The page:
The attenuation characteristics of compressional (P) and shear (S) waves in dry water, and varyingly saturated brine (10, 20 and 30% NaCl by weight) saturated Hawkesbury sandstone samples were measured in the laboratory within the ultrasonic frequency range of 0.1-1.5MHz. The results were analyzed using the pulse transmission technique and spectral ratios were used to calculate the attenuation coefficient and quality factor (Q). The values were calculated relative to a reference sample of aluminium with negligible attenuation, and the effect of salinity on the attenuation characteristics of sandstone was evaluated. Velocity dispersion was observed for both P and S waves for all the tested conditions. It is observed that the attenuation coefficient is frequency-dependent, and the attenuation coefficient of the tested sandstone is linearly proportional to frequency for both P and S waves. Interestingly, with respect to dry value, the attenuation coefficient increases with the fluid saturation (both water and brine). Moreover, the calculated Q values reveal that the values are highly dependent on saturation condition, and reduce with saturation. Varyingly saturated brine (10, 20 and 30% of NaCl) was then used to simulate the brine saturation effect. According to the results, although the sample saturated with 10% NaCl had similar attenuation characteristics to the water-saturated sample, 20 and 30% NaCl saturated samples displayed considerable variations in attenuation coefficient and quality factor, where the attenuation coefficient decreases with increasing salinity level of the pore fluid and consequently, the quality factor of the rock formation is also increased.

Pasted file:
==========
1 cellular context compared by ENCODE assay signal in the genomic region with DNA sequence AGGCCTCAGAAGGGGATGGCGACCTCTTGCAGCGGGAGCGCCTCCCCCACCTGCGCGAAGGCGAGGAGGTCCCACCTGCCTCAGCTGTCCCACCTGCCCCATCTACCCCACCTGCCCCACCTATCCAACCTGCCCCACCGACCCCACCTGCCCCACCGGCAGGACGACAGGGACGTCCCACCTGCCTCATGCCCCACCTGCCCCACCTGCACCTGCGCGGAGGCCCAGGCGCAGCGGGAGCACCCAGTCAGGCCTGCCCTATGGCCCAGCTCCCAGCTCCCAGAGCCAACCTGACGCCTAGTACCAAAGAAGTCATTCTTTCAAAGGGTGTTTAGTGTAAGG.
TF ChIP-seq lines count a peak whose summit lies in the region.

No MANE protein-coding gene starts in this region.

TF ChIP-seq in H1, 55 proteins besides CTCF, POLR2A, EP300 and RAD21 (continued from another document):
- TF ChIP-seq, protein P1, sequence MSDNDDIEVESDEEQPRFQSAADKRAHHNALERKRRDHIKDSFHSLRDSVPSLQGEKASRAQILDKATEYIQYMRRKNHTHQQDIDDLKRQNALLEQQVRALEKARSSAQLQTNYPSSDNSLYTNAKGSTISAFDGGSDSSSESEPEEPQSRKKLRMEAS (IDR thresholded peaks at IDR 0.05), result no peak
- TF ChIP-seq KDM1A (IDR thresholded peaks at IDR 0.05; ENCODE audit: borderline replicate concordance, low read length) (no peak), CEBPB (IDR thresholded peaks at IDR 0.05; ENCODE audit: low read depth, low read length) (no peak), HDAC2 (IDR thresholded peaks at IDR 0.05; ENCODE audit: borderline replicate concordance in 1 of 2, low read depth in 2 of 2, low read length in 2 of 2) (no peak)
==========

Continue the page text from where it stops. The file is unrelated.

Carbon capture and storage (CCS) in geological reservoirs is one of the best ways to reduce anthropogenic CO2 emission into the atmosphere. It is now well accepted that CO2 geo-sequestration in deep saline aquifers can accommodate large amounts of captured anthropogenic CO2 compared to other geological reservoirs [1, 2] such as depleted oil/gas and coal formations. Generally, the most preferable saline aquifers are of sandstone and most are highly saline [3]. During long-term injection in CO2 sequestration, the reservoir undergoes different mineralogical reactions, including the dissolution and precipitation of rock minerals, which in turn alter the hydro-mechanical properties of the formation. Therefore, it is essential to evaluate the possible changes in the hydro-mechanical properties of undisturbed formations before initiating the injection process.

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